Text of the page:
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(Dec 14, 2004)
All told, Technic Beat is cute, enjoyable, accessible, and tough as nails for those wanting to pursue the challenge. It may be a niche title, but it's an accessible and attractive niche for those willing to give it the time.
A full-priced game, Technic Beat would be an ok investment. However, this is an inexpensive budget title, and because of this Technic Beat would probably be a worthwhile investment for most fans of the genre, though people who never liked rhythm/music games won’t change their minds because of this one. But hey, who knows? Maybe the awesome remix of the Pac-Man theme will change their minds. That’d be groovy.
Wildly amusing and quirky to the extreme, Technic Beat is a flawed but enormously fun music game that should readily appeal to those fond of cult favorites like Amplitude or Rez.
Technic Beat was a good idea executed with great care. Had the music selection been better, this would have been worth more than the low price tag ($19.99 or less). Since that's not the case, Technic Beat is a music game that only a select few will fully enjoy. Anyone who likes music games can get into the gameplay, but the music itself is not easy to absorb.
(Sep 20, 2004)
What makes the game so endearing and fun is the insanity of it all and trying to control some sort of chaos and truly make your roommates think you've become insane. The songs run the risk of getting old and there is a worry about getting too inundated by it all, but if other rhythm games like Amplitude push your buttons, then this is another one worth your hard earned cash. And did we mention that you can find this one on shelves for a meager $15 new? Damn, it's almost a no brainer if you want something different to flush out your head from all those action games we know you've been playing. Definitely worth a look for some goofy rhythm madness to scare everyone else away.
Though some will certainly like its clean look and nice presentation, which counts for something. The music is very good, and there’s remixes of old Namco tunes from hits like Dig Dug, Galaxian, Pac Mania, and so on. There’s over 30 in all, which is sure to make old-school game fans giddy with delight the first time they hear a classic in techno form. There’s a good set of sound effects and various touches as well – it’s a music-oriented game, it better have a solid soundtrack and effects.
In a genre that is quickly expanding, Technic Beat is likely to be passed over by most gamers. It’s kind of sad, because it’s not a bad little game. With the foundation of what I’ve seen here, I’d be very interested if Mastiff released a sequel to see how they build on what they’ve done. With some tweaks, this could become a heavyweight in the rhythm game jungle. With some additional arrangement techniques, maybe some online play (which never hurts), or possibly integrating the dance pad (although that would take some major re-tooling), Technic Beat 2 could compete in this dance-crazed world.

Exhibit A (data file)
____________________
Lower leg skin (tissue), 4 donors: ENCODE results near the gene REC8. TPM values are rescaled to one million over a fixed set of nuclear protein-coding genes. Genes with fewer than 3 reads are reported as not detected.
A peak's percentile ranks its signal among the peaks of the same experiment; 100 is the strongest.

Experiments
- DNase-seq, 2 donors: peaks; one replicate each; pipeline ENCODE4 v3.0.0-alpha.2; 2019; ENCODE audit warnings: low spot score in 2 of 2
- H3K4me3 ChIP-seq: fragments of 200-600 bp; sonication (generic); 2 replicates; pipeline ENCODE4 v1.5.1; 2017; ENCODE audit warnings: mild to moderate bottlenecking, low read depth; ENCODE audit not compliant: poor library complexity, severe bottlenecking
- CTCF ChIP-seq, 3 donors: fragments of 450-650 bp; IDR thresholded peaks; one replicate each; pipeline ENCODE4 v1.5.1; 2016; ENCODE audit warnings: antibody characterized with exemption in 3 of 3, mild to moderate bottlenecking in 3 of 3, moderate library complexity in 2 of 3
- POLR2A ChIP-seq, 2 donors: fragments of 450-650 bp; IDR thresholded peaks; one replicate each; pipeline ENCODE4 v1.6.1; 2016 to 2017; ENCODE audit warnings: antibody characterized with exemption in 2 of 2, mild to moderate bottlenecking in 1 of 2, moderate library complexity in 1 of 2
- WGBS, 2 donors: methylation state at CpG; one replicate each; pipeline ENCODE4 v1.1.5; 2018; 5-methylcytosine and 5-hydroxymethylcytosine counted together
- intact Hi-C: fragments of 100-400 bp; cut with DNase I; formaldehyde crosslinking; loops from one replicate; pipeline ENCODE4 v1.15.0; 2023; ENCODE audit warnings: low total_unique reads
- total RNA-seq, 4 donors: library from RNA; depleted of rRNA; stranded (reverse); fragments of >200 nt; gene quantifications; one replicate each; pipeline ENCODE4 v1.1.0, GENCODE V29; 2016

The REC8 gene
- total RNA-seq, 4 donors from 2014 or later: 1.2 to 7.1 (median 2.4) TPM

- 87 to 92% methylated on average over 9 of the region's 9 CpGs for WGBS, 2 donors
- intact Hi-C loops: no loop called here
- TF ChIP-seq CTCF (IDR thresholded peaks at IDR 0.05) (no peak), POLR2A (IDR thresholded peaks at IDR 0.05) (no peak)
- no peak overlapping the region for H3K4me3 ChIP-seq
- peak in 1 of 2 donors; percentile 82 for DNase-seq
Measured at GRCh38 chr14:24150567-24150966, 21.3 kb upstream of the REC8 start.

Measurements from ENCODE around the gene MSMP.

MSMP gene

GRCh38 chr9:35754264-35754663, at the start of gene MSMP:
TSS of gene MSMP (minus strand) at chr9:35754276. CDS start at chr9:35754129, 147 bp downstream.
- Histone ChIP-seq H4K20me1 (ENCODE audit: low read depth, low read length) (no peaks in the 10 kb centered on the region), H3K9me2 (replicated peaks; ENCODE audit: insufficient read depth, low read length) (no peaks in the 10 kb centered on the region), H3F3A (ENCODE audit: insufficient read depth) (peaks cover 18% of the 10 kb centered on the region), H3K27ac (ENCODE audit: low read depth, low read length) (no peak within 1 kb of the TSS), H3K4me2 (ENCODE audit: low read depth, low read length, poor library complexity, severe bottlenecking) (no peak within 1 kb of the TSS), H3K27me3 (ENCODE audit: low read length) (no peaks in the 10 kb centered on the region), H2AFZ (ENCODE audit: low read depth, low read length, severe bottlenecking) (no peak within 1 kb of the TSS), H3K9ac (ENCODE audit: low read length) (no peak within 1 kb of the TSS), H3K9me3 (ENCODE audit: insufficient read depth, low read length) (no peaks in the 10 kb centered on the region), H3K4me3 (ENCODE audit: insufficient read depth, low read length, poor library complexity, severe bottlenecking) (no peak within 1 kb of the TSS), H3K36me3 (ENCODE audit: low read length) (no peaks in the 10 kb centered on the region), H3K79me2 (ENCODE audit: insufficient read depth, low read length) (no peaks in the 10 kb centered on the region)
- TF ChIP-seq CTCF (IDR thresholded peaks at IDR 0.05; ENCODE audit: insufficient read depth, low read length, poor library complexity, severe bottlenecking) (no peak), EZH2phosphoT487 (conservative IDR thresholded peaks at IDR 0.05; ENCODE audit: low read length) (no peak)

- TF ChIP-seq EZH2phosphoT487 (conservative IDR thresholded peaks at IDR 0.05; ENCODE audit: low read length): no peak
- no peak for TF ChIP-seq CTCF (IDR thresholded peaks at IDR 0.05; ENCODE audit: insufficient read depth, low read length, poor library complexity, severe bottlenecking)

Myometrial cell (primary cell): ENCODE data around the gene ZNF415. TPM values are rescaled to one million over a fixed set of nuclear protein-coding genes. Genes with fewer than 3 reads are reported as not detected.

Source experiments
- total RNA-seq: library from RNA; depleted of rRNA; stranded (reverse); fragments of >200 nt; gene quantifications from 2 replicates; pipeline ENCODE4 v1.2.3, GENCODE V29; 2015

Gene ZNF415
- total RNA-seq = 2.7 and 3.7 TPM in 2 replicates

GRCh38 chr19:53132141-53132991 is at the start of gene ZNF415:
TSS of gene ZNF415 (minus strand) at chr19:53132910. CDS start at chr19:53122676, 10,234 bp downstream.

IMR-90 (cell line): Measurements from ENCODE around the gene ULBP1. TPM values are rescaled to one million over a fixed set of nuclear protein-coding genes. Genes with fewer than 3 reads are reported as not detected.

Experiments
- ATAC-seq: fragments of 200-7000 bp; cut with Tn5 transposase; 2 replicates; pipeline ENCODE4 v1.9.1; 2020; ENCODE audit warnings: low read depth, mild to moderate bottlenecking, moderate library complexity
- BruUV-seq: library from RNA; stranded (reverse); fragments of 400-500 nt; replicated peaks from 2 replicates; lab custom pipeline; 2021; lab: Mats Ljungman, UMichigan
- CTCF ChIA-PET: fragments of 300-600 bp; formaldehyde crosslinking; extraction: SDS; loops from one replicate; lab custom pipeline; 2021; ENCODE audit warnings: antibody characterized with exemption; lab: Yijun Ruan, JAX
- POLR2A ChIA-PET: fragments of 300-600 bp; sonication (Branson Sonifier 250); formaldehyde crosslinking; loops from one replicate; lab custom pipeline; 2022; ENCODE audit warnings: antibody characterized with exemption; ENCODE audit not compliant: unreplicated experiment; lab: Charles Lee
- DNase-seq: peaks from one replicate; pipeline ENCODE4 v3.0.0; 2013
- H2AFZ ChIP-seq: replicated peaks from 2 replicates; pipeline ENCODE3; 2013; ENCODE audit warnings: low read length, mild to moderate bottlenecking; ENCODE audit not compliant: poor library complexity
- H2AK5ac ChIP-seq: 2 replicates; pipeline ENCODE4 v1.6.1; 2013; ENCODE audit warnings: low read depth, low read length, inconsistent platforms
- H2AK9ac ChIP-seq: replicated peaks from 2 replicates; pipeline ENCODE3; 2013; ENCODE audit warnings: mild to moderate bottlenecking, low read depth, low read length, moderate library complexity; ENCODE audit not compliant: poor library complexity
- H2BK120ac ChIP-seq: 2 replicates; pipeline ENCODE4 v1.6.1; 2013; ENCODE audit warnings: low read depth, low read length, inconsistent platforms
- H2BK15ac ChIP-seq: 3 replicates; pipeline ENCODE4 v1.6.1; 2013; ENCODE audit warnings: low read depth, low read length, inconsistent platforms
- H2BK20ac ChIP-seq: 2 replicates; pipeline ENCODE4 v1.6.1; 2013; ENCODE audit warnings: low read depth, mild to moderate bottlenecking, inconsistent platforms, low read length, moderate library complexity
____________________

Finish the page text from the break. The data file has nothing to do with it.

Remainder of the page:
Technic Beats is a game that does a lot of things right, including offering a lot of music we normally wouldn't have heard in a game like this. But with only a handful of worthwhile songs, a general lack of variety, and not a lot of game play, it's hard to recommend something like this over Amplitude or the other music games on the market. Of course, if you've already grown bored of the songs in the other music games, at $15 new you could do a lot worse than Technic Beats. It does offer you a new twist on the genre, but it's not necessarily one everybody will like.
(Nov 29, 2004)
In order to really enjoy Technic Beat, you'll have to enjoy both the music and puzzle aspects of the game, which seem to be at odds with each other. Music game enthusiasts may be turned off by the puzzle elements, and vice versa. Still, it's an interesting diversion, provided you can wrap your head around its oddness.
Console titles in the quasi-music genre can usually be described as being more streamlined, or perhaps more focused than a standard videogame, but Technic Beat wrongly mistakes shallowness for elegance. The spinning intensity of Frequency and the glowing, surreal world of Rez are perfect examples of the synergy that can be achieved by blending traditional videogames with the energy and visceral response music can command. Arika's effort seems to want to carve itself a similar sort of alternative niche, but possesses only a fraction of the gameplay required for relevance. As a result, it fails vapidly.